BCI technology has become one of the hottest areas of medtech. Companies are developing a multitude of methods with their own systems that would allow patients to control a computer with their brain. Such technology could enable immobile people to control a mouse cursor, keyboard, mobile device/tablet, wheelchair or prosthetic device by only thinking.
“My goal is to give abilities back to those that have lost them, and eventually, to improve how all of us interact with technology and each other — the ultimate human-machine interface,” Norman told Medical Design & Outsourcing. “And what’s more human than our brain, the organ that contains our every memory, thought and intention?”
Norman’s background includes designing haptic interfaces for teleoperated robotics and exoskeleton robotics for assisting in motor recovery following neurological injuries like stroke. During his Ph.D. studies, he used BCIs to teach patients to create brain states through a process called neurofeedback. He said the method produced strong results but is limited in terms of efficacy and cost/availability.
However, his experiences with BCIs led him to seek ways to build better ones. That includes improvements to hardware, software and protocols, he said. Norman spent the past five years developing ultrasound-based hardware for reading brain signals. This method is now moving into human use, he said.
“At AE studio, we are pushing the boundaries of BCI software,” said Norman. “We develop open-source and free tools to lower the barriers of entry to contribute to neurotechnology and maximally accelerate researchers from all backgrounds. We also work with industry leaders in BCI hardware manufacturing to unlock every bit of performance we can.”
What is BCI, and why is it gaining popularity?
Norman considers BCIs to be “a pretty simple concept at their core.”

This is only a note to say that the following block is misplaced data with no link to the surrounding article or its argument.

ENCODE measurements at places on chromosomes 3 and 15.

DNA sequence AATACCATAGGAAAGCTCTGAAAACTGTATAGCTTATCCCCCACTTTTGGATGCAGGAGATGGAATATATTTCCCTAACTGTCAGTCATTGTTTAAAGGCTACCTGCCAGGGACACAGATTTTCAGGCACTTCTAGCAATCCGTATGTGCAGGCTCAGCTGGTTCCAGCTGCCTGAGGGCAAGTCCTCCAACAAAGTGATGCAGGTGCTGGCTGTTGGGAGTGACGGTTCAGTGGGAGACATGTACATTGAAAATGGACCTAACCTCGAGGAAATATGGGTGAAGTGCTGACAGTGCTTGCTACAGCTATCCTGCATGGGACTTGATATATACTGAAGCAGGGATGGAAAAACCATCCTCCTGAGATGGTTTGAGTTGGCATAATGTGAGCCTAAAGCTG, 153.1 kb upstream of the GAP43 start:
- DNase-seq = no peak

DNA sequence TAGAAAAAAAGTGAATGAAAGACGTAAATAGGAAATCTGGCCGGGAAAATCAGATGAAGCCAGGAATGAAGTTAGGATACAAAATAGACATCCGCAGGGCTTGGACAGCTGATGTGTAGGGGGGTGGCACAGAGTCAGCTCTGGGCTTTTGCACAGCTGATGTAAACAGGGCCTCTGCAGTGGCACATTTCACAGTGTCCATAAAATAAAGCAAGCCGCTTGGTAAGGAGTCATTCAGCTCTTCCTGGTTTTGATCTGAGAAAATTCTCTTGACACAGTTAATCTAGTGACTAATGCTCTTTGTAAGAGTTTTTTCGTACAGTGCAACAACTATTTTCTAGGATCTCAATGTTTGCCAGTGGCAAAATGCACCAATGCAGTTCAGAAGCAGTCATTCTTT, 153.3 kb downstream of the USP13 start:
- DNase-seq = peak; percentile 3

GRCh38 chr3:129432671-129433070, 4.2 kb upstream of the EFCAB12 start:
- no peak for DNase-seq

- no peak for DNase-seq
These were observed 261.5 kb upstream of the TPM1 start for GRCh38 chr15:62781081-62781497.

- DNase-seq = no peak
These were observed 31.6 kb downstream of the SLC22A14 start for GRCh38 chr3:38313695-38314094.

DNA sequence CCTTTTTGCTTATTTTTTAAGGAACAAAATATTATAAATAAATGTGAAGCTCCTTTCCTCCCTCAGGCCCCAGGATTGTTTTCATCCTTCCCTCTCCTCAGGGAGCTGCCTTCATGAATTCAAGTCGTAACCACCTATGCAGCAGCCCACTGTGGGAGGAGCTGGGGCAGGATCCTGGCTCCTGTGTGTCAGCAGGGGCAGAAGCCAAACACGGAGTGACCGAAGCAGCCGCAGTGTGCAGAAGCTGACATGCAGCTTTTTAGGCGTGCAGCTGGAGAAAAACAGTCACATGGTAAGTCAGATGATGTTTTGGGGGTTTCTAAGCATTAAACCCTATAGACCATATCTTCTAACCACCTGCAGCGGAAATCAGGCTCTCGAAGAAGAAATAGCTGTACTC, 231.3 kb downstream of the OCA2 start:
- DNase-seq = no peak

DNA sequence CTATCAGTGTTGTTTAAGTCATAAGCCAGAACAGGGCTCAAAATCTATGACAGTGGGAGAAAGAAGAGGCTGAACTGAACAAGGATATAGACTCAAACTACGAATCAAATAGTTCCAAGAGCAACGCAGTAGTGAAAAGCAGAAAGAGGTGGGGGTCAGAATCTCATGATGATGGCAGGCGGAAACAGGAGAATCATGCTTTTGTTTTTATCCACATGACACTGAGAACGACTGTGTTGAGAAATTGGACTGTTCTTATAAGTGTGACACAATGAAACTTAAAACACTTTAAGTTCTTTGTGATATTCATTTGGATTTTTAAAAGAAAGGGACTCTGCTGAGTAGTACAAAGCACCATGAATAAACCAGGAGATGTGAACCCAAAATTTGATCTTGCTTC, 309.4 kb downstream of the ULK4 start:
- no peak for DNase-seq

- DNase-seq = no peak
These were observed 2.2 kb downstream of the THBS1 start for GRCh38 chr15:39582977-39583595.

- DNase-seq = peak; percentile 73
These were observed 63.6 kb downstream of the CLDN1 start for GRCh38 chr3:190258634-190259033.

They require a method of sensing biophysical effects that take place when brain activity changes. Using an electrode, you may sense the voltage potential created by neurons as they “spike.” Behavior, or attempted behavior like the movement of a person’s hand, must be measured. Machine learning methods then find the correlation between brain patterns and behavior.
“Once this ‘decoder’ is good enough, we can measure the brain state to infer the intended behavior without measuring behavior directly,” said Norman. “We then turn that intended behavior into commands. … Over time, the user learns and adapts to control the BCI more directly.”
BCIs represent “the final frontier” in human-machine interaction, Norman said. With a significant portion of the world already spending large chunks of their lives connected to the internet, it’s now a matter of “waking up to the possibilities.” Advances in machine learning, cloud architecture and edge computing power mean BCIs are possible. They’re no longer science fiction — they’re just science.
“Much like the internet, they have the potential to completely change the way we live, work and interact,” said Norman. “And, yet, we’re just scratching the surface of what’s possible today. That’s exciting.”
Who are the players in the space?
Some big hitters have put their resources behind developing BCI technology. That includes Elon Musk’s Neuralink and Meta’s Reality Labs. However, a number of companies without the backing of a billionaire like Musk or a Mark Zuckerberg have paved the way themselves.
Testing of Blackrock Neurotech’s technology has been ongoing in human patients for nearly 20 years. In 2021, Blackrock received FDA breakthrough device designation for its MoveAgain BCI system. It provides immobile patients with the ability to control a range of devices by only thinking. Blackrock is one example of companies collaborating with AE to advance BCI technology.
Meanwhile, Synchron develops the catheter-delivered Stentrode brain-computer interface (BCI) implant. The company believes they’re the only BCI company tapping into blood vessels to capture signals from the brain. Synchron has trials for its technology ongoing at multiple locations, with human implants already performed.